Creolizing Currents: Bambara

Mother & Child
Bamana People, Mali
Wood
Lent by the Robbins Center for Cross Cultural Communication

Sculptures of mother and child are relatively rare in the art of the Bambara peoples of Mali. Recent scholarship has linked these works with important cultural beliefs about fertility and childbearing. Annual celebrations of the Jo society were held to enable women to assure the birth of many children. This event included festivities and sacrifices but most importantly, the display of an array of wooden sculptures in which the mother and child, called gwandusu, held a central position. The sculpture, surrounded by others including male and female figures was intended to attract attention, focus the eye and direct the thoughts of participants. Gwan, translated into English, means hot, hard and difficult. Dusu means soul, heart, passion, character, courage, and anger. Together they represent a strong and powerful female. In the festival, the sculpture would have been decorated with beads, horns, belts, fabric and, perhaps, a hat. The importance of the mother is indicated by her seated position; a position of honor in Bambara society. The child in the arms of the mother also refers to the importance of the mother in the lives of her children. The child, in Bambara sculptures, is always shown in the arms of the mother, never held by the father.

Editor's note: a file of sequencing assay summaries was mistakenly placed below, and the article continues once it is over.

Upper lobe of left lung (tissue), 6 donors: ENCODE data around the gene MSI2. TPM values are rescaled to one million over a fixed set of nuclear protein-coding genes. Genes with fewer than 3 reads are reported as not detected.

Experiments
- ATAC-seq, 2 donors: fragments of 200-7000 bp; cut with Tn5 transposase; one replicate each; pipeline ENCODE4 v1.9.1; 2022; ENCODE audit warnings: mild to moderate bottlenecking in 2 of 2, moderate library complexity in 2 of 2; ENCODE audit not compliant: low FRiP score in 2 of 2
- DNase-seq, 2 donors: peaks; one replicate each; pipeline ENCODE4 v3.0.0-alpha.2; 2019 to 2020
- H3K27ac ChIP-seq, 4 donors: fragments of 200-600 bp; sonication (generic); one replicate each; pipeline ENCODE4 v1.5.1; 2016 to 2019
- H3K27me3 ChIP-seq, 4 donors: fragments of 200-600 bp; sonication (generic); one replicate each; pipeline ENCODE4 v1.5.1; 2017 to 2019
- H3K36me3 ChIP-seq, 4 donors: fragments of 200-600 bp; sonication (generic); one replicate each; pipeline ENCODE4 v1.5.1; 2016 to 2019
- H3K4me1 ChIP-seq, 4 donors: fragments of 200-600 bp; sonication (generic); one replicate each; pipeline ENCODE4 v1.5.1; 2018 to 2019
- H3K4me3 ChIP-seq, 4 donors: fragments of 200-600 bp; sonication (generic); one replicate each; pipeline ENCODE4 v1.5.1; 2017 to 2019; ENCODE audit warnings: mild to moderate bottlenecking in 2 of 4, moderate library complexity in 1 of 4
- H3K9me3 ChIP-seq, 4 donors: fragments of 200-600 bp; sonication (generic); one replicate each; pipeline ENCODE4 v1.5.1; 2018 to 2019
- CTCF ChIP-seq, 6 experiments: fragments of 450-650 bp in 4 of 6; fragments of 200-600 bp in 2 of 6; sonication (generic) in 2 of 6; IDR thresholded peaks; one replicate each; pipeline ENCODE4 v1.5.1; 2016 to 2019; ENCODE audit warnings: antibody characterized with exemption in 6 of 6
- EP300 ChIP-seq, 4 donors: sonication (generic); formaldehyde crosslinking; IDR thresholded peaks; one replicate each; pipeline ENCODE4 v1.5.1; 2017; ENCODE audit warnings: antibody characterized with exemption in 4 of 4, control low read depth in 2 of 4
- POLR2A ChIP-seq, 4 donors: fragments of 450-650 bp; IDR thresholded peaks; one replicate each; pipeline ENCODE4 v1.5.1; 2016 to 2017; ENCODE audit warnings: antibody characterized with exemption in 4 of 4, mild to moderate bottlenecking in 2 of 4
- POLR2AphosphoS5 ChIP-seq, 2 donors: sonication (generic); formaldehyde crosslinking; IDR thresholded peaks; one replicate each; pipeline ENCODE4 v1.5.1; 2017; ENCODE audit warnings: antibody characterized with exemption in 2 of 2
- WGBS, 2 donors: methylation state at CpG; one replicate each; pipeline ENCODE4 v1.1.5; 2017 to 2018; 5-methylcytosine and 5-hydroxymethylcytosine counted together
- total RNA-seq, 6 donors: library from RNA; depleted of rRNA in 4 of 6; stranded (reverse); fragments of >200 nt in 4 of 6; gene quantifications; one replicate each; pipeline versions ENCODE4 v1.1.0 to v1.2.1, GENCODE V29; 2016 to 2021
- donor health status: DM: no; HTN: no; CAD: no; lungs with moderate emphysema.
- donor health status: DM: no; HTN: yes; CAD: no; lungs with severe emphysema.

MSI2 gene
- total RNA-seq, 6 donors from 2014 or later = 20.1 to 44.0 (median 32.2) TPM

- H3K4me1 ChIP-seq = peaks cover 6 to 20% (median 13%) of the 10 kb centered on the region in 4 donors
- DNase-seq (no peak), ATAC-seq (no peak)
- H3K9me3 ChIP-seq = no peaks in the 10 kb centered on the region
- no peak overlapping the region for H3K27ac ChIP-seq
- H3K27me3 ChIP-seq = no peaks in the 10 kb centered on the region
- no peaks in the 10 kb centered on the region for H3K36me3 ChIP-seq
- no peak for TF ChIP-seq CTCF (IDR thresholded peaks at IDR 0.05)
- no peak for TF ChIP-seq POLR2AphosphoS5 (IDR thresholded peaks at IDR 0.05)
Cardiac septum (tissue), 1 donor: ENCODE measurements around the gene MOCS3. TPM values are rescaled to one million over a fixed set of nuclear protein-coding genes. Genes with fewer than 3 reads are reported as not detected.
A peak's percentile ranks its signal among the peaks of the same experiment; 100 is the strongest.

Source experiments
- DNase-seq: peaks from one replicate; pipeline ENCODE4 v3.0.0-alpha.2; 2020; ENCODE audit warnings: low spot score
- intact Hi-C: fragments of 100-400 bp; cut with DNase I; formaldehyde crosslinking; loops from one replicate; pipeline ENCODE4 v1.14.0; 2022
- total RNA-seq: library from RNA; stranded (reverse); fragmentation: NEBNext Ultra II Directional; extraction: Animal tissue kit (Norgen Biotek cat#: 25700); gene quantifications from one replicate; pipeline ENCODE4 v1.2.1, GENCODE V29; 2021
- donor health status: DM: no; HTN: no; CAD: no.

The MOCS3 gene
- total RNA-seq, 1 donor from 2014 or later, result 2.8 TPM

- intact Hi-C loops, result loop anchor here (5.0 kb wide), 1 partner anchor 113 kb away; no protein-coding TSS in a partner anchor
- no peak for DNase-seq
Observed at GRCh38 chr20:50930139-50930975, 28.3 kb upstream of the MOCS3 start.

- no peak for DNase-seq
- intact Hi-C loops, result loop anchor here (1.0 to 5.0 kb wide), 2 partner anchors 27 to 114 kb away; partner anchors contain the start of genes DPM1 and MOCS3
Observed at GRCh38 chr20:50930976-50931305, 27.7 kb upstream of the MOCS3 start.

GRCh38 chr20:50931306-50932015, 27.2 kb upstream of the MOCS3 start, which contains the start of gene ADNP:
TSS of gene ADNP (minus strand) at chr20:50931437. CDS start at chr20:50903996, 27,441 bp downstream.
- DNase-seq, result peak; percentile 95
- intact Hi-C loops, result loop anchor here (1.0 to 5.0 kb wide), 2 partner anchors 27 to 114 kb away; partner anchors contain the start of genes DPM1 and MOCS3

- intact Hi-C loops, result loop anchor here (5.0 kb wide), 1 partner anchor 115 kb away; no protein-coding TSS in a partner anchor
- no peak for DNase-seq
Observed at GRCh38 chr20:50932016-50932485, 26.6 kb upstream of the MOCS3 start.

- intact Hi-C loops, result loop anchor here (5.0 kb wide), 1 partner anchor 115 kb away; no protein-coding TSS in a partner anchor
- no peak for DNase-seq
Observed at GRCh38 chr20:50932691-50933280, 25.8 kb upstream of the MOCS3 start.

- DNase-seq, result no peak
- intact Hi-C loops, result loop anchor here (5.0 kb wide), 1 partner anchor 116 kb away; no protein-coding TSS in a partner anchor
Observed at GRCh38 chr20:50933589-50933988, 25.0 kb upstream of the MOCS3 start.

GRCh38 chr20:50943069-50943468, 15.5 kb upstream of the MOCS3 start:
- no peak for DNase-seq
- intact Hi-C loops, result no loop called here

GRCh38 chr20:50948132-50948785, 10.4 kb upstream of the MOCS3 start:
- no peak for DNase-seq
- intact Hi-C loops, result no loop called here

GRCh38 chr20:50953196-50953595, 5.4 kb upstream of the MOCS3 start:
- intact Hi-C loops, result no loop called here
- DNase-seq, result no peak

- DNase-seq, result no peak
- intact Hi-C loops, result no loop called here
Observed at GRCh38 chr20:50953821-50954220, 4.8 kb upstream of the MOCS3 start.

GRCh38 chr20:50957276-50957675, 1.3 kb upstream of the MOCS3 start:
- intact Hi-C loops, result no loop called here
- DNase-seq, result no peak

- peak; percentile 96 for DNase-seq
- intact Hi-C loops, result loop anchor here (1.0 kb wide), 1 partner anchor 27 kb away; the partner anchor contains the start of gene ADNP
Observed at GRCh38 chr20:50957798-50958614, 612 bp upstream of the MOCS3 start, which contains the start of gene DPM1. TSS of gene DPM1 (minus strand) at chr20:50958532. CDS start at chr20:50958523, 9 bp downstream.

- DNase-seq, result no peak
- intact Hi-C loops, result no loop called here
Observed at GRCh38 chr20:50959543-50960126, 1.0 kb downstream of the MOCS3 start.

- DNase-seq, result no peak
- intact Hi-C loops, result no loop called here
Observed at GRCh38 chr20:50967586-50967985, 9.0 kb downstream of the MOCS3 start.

The style of the gwandusu sculptures differs from other types of Bambara carvings. Her torso is elongated with flowing transitions between body parts. Her breasts curve downward and her large eyes with heavy lids look downward towards her child.

The New Orleans African American Museum (NOAAM) is located in Faubourg Treme, at 1418 Governor Nicholls Street, phone (504) 566-1136.

Generous assistance provided by the New Orleans Jazz & Heritage Festival and Foundation.